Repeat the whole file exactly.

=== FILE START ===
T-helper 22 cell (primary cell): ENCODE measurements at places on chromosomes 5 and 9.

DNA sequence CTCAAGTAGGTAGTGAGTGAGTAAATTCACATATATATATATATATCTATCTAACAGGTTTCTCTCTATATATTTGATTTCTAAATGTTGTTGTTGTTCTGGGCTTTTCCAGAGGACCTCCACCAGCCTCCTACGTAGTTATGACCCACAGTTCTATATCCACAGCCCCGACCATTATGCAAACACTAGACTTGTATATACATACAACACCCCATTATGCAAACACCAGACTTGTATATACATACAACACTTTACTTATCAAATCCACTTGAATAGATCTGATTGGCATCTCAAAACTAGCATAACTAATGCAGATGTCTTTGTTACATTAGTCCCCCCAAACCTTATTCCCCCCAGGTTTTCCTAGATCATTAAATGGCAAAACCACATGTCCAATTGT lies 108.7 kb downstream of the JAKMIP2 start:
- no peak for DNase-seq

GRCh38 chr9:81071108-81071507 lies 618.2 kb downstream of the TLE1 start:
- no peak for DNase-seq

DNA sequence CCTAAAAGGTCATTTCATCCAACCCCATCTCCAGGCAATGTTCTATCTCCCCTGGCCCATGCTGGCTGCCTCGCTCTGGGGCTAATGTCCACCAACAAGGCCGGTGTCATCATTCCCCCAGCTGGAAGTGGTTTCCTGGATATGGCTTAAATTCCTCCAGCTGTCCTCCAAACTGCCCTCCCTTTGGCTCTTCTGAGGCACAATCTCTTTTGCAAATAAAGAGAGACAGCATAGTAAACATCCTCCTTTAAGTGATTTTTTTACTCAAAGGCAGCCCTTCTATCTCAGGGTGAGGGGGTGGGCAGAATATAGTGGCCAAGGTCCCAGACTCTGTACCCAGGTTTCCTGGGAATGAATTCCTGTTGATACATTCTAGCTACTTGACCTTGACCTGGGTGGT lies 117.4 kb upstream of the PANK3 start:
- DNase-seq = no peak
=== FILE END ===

T-helper 22 cell (primary cell): ENCODE measurements at places on chromosomes 5 and 9.

DNA sequence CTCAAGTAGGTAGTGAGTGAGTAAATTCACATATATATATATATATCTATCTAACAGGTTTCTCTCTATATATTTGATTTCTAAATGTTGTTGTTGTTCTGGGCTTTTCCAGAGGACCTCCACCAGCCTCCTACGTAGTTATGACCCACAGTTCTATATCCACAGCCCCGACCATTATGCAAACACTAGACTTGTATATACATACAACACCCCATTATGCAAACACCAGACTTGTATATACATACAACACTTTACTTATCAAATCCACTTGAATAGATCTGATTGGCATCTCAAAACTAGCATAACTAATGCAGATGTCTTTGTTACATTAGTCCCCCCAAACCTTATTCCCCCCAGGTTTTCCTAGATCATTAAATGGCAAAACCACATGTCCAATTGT lies 108.7 kb downstream of the JAKMIP2 start:
- no peak for DNase-seq

GRCh38 chr9:81071108-81071507 lies 618.2 kb downstream of the TLE1 start:
- no peak for DNase-seq

DNA sequence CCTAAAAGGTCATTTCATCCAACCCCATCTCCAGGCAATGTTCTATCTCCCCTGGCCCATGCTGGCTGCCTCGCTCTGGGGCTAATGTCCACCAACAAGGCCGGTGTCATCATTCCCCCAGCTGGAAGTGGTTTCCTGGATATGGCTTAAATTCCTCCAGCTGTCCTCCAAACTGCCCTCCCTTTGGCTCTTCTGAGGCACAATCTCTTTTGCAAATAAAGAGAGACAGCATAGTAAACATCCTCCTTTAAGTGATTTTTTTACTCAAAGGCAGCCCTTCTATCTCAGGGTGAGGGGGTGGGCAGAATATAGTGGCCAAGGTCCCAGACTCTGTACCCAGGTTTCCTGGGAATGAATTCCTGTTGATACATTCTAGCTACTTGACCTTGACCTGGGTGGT lies 117.4 kb upstream of the PANK3 start:
- DNase-seq = no peak